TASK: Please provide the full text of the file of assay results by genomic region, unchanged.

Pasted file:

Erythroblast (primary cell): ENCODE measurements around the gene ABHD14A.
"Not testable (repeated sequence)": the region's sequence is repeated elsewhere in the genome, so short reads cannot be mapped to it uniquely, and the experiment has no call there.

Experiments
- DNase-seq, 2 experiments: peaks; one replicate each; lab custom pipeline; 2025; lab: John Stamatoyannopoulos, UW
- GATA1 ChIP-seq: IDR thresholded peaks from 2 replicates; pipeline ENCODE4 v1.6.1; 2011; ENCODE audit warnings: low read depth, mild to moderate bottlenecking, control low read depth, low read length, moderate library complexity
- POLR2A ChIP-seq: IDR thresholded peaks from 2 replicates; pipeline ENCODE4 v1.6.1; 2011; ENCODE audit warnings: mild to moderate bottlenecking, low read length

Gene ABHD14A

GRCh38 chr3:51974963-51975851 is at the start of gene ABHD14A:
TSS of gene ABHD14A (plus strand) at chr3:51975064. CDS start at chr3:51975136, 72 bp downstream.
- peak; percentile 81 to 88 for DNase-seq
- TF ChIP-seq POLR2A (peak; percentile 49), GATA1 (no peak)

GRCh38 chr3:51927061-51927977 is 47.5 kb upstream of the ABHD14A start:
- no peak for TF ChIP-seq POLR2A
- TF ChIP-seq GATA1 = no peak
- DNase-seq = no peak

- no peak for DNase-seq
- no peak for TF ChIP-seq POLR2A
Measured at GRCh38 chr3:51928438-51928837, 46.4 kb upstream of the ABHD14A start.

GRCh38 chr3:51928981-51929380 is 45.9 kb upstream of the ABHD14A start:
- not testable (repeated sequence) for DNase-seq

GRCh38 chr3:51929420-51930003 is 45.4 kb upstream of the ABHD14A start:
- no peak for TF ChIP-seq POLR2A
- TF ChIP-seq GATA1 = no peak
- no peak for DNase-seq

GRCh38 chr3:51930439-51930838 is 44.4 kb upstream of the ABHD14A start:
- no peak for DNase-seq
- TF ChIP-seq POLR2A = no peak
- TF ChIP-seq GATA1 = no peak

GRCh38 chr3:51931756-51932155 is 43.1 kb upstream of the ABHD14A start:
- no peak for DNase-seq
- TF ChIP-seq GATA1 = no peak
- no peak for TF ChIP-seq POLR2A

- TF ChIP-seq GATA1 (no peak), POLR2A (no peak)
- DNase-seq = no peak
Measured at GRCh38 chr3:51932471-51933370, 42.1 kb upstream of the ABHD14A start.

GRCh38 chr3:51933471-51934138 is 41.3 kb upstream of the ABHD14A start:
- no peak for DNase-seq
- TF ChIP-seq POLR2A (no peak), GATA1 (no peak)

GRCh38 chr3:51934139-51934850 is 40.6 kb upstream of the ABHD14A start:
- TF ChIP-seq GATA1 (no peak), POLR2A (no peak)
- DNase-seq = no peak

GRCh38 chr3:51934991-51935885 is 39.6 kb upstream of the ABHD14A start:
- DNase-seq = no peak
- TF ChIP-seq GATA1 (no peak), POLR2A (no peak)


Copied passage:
Erythroblast (primary cell): ENCODE measurements around the gene ABHD14A.
"Not testable (repeated sequence)": the region's sequence is repeated elsewhere in the genome, so short reads cannot be mapped to it uniquely, and the experiment has no call there.

Experiments
- DNase-seq, 2 experiments: peaks; one replicate each; lab custom pipeline; 2025; lab: John Stamatoyannopoulos, UW
- GATA1 ChIP-seq: IDR thresholded peaks from 2 replicates; pipeline ENCODE4 v1.6.1; 2011; ENCODE audit warnings: low read depth, mild to moderate bottlenecking, control low read depth, low read length, moderate library complexity
- POLR2A ChIP-seq: IDR thresholded peaks from 2 replicates; pipeline ENCODE4 v1.6.1; 2011; ENCODE audit warnings: mild to moderate bottlenecking, low read length

Gene ABHD14A

GRCh38 chr3:51974963-51975851 is at the start of gene ABHD14A:
TSS of gene ABHD14A (plus strand) at chr3:51975064. CDS start at chr3:51975136, 72 bp downstream.
- peak; percentile 81 to 88 for DNase-seq
- TF ChIP-seq POLR2A (peak; percentile 49), GATA1 (no peak)

GRCh38 chr3:51927061-51927977 is 47.5 kb upstream of the ABHD14A start:
- no peak for TF ChIP-seq POLR2A
- TF ChIP-seq GATA1 = no peak
- DNase-seq = no peak

- no peak for DNase-seq
- no peak for TF ChIP-seq POLR2A
Measured at GRCh38 chr3:51928438-51928837, 46.4 kb upstream of the ABHD14A start.

GRCh38 chr3:51928981-51929380 is 45.9 kb upstream of the ABHD14A start:
- not testable (repeated sequence) for DNase-seq

GRCh38 chr3:51929420-51930003 is 45.4 kb upstream of the ABHD14A start:
- no peak for TF ChIP-seq POLR2A
- TF ChIP-seq GATA1 = no peak
- no peak for DNase-seq

GRCh38 chr3:51930439-51930838 is 44.4 kb upstream of the ABHD14A start:
- no peak for DNase-seq
- TF ChIP-seq POLR2A = no peak
- TF ChIP-seq GATA1 = no peak

GRCh38 chr3:51931756-51932155 is 43.1 kb upstream of the ABHD14A start:
- no peak for DNase-seq
- TF ChIP-seq GATA1 = no peak
- no peak for TF ChIP-seq POLR2A

- TF ChIP-seq GATA1 (no peak), POLR2A (no peak)
- DNase-seq = no peak
Measured at GRCh38 chr3:51932471-51933370, 42.1 kb upstream of the ABHD14A start.

GRCh38 chr3:51933471-51934138 is 41.3 kb upstream of the ABHD14A start:
- no peak for DNase-seq
- TF ChIP-seq POLR2A (no peak), GATA1 (no peak)

GRCh38 chr3:51934139-51934850 is 40.6 kb upstream of the ABHD14A start:
- TF ChIP-seq GATA1 (no peak), POLR2A (no peak)
- DNase-seq = no peak

GRCh38 chr3:51934991-51935885 is 39.6 kb upstream of the ABHD14A start:
- DNase-seq = no peak
- TF ChIP-seq GATA1 (no peak), POLR2A (no peak)